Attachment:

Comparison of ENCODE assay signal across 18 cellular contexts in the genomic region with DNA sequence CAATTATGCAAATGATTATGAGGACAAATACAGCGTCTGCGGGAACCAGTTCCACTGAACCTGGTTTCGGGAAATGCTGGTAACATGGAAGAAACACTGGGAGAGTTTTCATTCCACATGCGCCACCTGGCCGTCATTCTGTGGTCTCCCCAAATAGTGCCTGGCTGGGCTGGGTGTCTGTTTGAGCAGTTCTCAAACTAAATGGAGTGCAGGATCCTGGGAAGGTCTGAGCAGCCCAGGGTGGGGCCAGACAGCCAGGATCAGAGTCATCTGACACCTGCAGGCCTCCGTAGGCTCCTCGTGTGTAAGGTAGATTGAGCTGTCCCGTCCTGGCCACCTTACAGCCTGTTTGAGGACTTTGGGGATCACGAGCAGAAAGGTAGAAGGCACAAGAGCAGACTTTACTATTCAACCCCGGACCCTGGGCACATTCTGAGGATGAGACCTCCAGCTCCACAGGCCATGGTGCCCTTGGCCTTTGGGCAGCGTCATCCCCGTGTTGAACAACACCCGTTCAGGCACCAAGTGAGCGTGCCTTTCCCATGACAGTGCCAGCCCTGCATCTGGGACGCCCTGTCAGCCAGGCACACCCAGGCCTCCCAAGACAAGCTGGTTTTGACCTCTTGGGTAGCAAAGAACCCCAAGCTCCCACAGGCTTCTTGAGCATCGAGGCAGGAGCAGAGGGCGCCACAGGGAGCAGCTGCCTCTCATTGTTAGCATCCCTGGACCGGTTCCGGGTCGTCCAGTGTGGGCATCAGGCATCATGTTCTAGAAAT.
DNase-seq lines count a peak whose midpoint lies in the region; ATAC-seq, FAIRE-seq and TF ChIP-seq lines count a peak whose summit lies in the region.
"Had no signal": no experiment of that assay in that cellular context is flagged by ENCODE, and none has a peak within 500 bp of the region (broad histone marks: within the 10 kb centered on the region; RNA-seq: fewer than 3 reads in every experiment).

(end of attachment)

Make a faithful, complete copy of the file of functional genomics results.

Comparison of ENCODE assay signal across 18 cellular contexts in the genomic region with DNA sequence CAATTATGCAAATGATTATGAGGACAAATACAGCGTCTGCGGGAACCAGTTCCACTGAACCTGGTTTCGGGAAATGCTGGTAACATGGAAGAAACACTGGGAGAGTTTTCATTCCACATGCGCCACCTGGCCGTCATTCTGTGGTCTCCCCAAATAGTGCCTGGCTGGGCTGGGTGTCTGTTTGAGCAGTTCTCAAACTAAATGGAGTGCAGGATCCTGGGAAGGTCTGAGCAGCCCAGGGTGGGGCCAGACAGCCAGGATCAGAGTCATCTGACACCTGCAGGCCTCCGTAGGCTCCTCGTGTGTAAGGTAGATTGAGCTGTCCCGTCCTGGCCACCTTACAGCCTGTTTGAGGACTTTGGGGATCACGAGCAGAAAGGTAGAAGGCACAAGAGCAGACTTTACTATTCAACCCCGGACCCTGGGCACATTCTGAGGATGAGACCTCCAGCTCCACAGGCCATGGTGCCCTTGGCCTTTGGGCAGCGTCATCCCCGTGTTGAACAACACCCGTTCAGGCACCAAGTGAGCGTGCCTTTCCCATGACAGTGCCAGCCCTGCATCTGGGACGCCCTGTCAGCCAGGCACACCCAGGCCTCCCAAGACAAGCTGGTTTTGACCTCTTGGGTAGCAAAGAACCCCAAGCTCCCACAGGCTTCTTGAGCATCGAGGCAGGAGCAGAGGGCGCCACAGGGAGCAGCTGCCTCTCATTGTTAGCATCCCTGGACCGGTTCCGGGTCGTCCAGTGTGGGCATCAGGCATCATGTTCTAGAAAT.
DNase-seq lines count a peak whose midpoint lies in the region; ATAC-seq, FAIRE-seq and TF ChIP-seq lines count a peak whose summit lies in the region.
"Had no signal": no experiment of that assay in that cellular context is flagged by ENCODE, and none has a peak within 500 bp of the region (broad histone marks: within the 10 kb centered on the region; RNA-seq: fewer than 3 reads in every experiment).